A short video advertisement for a graduate economics textbook. (Who knew Recursive Macroeconomics could sound so interesting?)
And this, worthy of a research project: "Can any older professors give perspective on all this grade whining?"
GW law professor Daniel J. Solove replies to an argument commonly advanced these days: "Only if you're doing something wrong should you worry, and then you don't deserve to keep it private."
(Link fixed now. Thanks, Dave.)
Amen to this.
All throughout the country, unions are pounding tech companies with regulation: taxi unions oppose smart-phone ridesharing apps, hotel unions have threatened apartment owners who rent out their rooms, and college faculty unions are fighting low-cost online courses.
At least unions are honest: the best (and perhaps only) way to fight inequality is to stall progress.
But slowing technology will rob us of a more educated and innovative society. For instance, White House Science Fair Awardee, 17-year-old Brittany Wenger, designed a low-cost way to radically increase early cancer detection. Wenger told me that she taught herself advanced computer programming with the help of web tutorials—resources she never would have had at even the best high schools.
Well, it's not really "versus" because Mr. Mauldin doesn't provide the full text of John Seater's comments. It's understandable that he didn't want to copy into his column what I'd guess was were lengthy comments, but he should have posted them on his website and provided readers with a link so they could judge the dispute for themselves.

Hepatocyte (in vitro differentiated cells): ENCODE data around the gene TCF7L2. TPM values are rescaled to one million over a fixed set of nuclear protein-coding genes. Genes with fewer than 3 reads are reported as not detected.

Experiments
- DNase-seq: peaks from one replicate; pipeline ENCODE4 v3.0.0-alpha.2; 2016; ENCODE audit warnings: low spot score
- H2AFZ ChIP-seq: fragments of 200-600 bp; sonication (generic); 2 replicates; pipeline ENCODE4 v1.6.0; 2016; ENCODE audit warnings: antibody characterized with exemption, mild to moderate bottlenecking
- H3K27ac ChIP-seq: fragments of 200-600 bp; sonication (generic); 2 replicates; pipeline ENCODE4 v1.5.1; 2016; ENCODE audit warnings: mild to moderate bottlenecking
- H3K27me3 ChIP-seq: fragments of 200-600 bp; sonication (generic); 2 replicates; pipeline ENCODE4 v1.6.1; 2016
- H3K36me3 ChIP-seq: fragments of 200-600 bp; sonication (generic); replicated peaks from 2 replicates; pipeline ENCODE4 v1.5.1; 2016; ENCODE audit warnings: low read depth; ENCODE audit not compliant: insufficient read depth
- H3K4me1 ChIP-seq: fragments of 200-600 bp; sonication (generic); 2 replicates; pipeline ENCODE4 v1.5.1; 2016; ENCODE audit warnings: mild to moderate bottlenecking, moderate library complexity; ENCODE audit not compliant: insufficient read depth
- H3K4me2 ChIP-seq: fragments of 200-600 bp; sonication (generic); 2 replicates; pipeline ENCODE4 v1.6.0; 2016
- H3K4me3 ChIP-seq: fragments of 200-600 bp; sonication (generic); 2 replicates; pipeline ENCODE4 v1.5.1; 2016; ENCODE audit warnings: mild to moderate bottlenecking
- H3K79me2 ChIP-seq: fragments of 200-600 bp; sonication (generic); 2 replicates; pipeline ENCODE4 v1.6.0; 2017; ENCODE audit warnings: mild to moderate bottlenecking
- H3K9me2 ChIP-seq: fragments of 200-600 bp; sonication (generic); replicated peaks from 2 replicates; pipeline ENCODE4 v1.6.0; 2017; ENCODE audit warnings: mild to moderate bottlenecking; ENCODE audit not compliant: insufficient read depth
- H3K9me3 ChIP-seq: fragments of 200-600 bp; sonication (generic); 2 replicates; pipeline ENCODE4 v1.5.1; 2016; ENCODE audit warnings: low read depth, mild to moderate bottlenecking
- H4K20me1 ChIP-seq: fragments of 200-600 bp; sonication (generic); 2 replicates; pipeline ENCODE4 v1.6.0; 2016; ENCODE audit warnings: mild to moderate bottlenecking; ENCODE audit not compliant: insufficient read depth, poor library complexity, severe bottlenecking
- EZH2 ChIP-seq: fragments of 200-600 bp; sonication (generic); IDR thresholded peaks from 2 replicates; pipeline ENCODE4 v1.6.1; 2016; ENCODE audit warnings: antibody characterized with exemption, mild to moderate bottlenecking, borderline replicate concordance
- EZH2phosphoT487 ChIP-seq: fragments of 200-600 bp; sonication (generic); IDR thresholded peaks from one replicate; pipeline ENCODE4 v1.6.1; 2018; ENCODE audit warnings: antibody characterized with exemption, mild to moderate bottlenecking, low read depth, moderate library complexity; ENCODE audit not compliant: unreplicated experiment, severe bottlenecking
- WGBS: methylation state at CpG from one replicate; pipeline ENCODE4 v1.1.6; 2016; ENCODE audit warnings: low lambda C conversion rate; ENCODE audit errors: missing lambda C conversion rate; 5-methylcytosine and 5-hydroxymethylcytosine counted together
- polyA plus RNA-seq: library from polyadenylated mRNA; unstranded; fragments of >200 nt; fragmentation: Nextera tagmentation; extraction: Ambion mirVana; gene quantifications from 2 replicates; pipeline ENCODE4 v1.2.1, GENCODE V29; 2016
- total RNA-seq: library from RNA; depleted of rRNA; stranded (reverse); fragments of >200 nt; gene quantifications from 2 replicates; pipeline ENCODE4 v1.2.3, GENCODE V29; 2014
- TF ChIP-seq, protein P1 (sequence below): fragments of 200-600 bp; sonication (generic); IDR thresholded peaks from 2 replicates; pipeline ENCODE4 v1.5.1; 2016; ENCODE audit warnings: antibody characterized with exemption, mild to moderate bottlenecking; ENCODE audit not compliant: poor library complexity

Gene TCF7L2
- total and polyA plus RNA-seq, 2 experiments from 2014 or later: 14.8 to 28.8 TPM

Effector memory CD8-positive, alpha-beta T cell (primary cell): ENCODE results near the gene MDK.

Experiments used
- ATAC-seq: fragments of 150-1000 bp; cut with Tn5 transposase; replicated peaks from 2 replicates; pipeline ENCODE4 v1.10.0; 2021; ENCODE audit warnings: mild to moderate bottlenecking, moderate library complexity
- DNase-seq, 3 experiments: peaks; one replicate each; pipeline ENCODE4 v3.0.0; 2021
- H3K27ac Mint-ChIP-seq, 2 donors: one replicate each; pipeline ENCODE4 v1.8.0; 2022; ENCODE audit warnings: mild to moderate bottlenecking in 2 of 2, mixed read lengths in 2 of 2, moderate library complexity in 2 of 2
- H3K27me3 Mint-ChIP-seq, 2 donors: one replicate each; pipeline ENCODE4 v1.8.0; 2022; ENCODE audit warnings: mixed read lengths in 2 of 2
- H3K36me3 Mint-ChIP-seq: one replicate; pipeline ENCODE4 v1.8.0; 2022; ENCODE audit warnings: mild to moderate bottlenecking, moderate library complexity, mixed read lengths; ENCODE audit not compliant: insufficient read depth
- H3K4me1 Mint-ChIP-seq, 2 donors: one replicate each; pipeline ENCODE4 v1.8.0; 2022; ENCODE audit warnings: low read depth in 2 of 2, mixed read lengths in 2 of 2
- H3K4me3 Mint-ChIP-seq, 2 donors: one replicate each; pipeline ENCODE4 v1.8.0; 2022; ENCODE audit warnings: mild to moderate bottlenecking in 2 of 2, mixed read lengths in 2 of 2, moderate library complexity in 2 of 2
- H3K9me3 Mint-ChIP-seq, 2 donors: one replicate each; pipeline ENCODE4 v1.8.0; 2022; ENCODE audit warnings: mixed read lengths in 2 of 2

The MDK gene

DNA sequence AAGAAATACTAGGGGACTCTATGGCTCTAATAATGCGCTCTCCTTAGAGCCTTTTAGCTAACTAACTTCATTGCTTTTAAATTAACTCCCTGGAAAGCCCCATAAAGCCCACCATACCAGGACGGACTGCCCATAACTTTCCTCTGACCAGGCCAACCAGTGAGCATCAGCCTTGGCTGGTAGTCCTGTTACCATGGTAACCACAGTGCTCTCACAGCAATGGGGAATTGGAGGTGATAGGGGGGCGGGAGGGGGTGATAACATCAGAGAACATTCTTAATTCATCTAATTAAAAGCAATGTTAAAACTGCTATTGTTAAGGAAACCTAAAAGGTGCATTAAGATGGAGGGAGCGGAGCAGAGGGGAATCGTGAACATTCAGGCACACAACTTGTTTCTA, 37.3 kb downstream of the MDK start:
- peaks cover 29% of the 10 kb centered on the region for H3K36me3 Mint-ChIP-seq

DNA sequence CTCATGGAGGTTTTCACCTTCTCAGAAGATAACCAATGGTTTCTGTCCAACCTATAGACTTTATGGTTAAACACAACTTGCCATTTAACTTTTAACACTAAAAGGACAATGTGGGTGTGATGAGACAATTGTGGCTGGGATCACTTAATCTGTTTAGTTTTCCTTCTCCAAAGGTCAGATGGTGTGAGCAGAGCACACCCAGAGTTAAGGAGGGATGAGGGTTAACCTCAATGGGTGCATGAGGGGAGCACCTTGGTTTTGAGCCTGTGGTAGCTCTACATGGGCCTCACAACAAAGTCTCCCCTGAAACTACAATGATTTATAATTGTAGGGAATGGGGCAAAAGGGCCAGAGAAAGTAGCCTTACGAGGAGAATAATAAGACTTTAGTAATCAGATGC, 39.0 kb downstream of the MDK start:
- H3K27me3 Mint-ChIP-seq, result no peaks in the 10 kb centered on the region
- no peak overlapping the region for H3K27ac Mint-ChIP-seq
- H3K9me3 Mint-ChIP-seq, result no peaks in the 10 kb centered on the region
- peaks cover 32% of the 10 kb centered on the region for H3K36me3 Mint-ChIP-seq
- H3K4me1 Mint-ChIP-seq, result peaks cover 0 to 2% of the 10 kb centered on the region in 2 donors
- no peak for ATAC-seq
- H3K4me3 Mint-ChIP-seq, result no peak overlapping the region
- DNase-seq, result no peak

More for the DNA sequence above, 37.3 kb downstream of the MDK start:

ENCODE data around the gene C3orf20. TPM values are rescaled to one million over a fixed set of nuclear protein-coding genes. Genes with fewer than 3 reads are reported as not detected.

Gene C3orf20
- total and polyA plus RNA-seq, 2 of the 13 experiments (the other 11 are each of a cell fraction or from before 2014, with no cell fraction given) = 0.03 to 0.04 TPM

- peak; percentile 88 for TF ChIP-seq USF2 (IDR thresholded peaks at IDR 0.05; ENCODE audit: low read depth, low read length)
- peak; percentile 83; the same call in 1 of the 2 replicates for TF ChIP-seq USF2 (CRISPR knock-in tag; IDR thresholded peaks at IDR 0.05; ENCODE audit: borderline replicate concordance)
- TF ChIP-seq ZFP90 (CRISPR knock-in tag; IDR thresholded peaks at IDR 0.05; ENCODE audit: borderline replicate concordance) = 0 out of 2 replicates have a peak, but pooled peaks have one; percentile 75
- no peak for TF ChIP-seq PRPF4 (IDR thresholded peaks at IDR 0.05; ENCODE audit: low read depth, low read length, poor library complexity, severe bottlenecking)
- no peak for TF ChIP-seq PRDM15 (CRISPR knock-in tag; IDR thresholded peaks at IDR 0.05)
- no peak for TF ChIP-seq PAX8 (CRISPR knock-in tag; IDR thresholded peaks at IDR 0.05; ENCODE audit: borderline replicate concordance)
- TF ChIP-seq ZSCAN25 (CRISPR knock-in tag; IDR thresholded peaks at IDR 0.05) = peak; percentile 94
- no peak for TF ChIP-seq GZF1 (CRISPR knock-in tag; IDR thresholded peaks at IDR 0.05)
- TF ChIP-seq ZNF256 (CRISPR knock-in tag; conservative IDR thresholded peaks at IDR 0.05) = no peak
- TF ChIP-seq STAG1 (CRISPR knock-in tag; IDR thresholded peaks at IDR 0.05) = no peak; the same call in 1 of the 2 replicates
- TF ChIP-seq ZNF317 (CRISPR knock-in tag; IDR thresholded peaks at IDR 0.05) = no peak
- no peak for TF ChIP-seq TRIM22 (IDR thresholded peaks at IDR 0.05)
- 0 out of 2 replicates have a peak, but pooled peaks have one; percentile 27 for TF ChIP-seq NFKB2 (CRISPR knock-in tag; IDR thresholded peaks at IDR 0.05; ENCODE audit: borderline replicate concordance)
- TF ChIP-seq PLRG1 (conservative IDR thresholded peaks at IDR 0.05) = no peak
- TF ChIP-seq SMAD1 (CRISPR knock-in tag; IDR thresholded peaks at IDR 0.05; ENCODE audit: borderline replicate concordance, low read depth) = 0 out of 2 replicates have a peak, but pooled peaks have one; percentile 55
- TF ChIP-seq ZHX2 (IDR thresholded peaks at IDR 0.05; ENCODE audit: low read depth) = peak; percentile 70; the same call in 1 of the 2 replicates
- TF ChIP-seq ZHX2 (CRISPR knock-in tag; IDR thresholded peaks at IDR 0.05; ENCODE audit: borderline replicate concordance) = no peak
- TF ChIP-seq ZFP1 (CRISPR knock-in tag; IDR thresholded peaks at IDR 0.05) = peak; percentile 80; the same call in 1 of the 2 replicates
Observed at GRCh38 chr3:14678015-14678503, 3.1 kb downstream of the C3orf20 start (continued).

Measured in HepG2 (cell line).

And while it's ad hominem, Mr. Mauldin seems to be an entertainer and a world-class schmoozer--not that there's anything wrong with that--so if John's full comments were available, I'm nearly certain he'd win.
I excerpted him here.
BBC News[!] provides a pretty good answer: "10 Reasons Why So Many People Are Moving to Texas".
The dumb money is learning it's dumb and is taking steps toward becoming really smart. But if they become smarter, that will create more opportunities for the "smart" people to become even smarter, making the dumb people relatively dumber. Again.
The dessert is made from sheeted pastry dough, like a croissant, and fried like a doughnut. The pastry is then stuffed with vanilla cream, rolled in sugar, and topped with icing.
But I, for one, won't hold my breath.